Yesterday I heard something in a podcast that left me furious.
A woman and her daughter were telling the story of when the daughter was having suicidal thoughts and was brave enough to ask for help. Instead of receiving real support and aid from the medical professional they turned to, the girl was referred to a hospital. Once there, she and her mother were trapped in a small waiting room, until a bed could be found for her at an inpatient facility. They were then passed into the custody of a police officer who delivered them to the facility.
At the youth crisis center she was sent to, the girl was traumatize, and stripped of her agency and identity. She was separated from her family and even her mail was read before she could see it. She was forced to share her personal thoughts and feelings with a bunch of other kids who she did not know. All the while, not being allowed to speak with anyone of the opposite gender and deprived of all physical contact. She was not even allowed a hug or a high five. The "coping mechanisms" taught were all cheesy and impersonal, but also mandatory if she wanted to be allowed to leave.
This girl was only 12 years old. It is astonishing that a child her age would have the self awareness to understand what was happening to her and the courage to turn to someone for help. In return, she was treated like a criminal and is now being bullied by the other students at her school.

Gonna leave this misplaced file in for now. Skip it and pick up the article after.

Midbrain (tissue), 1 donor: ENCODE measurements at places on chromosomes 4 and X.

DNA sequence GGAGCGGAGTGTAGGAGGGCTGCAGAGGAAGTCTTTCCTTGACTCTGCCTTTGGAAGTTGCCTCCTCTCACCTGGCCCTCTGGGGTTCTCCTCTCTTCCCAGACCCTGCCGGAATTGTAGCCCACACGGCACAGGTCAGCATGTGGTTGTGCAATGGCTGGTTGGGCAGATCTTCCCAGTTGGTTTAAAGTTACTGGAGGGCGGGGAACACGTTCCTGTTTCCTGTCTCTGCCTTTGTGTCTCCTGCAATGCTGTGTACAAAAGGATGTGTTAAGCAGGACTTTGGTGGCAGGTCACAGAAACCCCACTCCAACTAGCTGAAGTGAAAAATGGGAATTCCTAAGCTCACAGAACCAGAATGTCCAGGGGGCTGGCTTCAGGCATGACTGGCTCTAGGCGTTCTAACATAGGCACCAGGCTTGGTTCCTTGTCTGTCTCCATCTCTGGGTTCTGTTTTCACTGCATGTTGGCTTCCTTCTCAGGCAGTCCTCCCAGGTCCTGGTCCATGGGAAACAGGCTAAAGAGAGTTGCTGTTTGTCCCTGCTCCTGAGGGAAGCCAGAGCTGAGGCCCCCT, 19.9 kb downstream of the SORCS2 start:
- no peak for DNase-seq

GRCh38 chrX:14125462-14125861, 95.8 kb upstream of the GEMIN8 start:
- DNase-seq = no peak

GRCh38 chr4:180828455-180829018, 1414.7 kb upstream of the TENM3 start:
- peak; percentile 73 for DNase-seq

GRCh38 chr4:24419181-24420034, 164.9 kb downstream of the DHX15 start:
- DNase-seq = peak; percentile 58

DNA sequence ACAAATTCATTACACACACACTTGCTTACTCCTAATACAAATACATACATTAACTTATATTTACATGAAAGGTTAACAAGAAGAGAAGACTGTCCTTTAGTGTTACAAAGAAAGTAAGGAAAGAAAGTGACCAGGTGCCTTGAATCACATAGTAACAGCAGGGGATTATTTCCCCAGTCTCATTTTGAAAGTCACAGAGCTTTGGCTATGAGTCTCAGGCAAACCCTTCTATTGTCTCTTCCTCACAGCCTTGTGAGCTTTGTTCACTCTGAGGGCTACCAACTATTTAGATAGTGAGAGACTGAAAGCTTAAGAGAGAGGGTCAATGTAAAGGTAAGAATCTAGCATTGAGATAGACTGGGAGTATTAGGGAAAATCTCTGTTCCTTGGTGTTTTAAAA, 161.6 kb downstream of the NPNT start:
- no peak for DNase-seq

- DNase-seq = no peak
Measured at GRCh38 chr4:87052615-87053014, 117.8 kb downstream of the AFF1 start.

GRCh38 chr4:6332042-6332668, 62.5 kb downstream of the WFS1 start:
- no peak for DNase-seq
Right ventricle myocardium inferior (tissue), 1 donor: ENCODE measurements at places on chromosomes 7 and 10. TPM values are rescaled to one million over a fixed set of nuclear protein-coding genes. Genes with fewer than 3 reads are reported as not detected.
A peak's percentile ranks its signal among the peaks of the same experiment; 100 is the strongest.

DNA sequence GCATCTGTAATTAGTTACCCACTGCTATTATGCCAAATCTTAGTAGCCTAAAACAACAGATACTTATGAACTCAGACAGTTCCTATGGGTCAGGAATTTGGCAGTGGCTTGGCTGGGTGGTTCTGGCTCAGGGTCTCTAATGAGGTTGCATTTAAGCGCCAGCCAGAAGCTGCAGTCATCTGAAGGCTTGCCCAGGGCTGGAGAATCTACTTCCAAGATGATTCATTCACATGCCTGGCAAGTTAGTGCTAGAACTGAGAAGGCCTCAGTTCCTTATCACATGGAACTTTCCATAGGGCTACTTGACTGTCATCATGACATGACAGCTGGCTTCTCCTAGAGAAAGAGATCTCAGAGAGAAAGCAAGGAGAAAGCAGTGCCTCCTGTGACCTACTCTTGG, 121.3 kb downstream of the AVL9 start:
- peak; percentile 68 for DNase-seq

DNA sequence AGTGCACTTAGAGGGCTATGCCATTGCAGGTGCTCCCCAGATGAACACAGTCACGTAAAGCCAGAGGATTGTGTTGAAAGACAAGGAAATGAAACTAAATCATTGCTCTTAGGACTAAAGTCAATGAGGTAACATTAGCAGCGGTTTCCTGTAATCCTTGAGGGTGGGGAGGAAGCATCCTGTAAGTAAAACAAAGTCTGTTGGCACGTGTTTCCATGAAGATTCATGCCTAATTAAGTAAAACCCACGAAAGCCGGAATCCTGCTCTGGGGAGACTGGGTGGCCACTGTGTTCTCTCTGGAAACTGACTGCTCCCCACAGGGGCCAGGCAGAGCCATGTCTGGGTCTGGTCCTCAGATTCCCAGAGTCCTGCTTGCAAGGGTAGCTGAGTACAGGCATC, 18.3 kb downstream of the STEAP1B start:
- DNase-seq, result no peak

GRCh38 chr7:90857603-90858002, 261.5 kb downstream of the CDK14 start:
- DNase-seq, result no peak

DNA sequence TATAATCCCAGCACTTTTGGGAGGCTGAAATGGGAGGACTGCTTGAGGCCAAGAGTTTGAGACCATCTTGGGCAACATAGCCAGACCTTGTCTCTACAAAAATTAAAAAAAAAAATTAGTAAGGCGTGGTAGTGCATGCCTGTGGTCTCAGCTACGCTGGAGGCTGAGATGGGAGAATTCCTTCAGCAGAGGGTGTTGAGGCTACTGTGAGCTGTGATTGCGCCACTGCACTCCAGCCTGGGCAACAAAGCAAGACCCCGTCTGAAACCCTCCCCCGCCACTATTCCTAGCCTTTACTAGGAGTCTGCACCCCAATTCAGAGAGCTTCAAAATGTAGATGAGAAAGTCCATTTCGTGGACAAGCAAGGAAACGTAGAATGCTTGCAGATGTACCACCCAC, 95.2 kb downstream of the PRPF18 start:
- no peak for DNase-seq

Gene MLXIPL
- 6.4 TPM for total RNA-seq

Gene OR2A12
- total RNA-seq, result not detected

This girl is a hero. After everything that happened to her, she asked to go on her mother's podcast to share her story, because she understands the importance of it. In spite of everything, she still wanted to encourage others to seek help when they need it, and holds out hope that they will actually get it.
To me, this story is an illustration of one of the problems we are facing in this country. The stigma associated with mental illness causes people with those illnesses to be treated as if they are not even people anymore. Those of us with mental illnesses are made to feel shame; like it's somehow our fault.
Rationally, I understand that I have no reason to be ashamed of my depression. My mind just isn't working the way it's supposed to. Still, I have a hard time talking about it with anyone. I even have a hard time sharing my blog posts on Facebook, because my friends on Facebook are people I actually know. Well, no more. No matter what, I refuse to continue feeling ashamed. I refuse to keep hiding what's happening to me because someone else might think worse of me for it. That doesn't mean I'll be talking about it all the time with everyone I know. In spite of having this website, I am a generally private person, but I'm not going to be afraid to talk to my friends about this.
I have depression. I don't like it, but that's the way it is. For the rest of my life, I'm going to have to make sure I am doing what I must, to maintain my mental health. As of right now, I am able to do that without medication, but I need to accept the fact that one day I might need the extra help it provides. And there is nothing wrong with that.
Anyone who thinks that I am less than them or weak because I have depression...well, quite frankly, you can all bite me. I neither need, nor want your approval.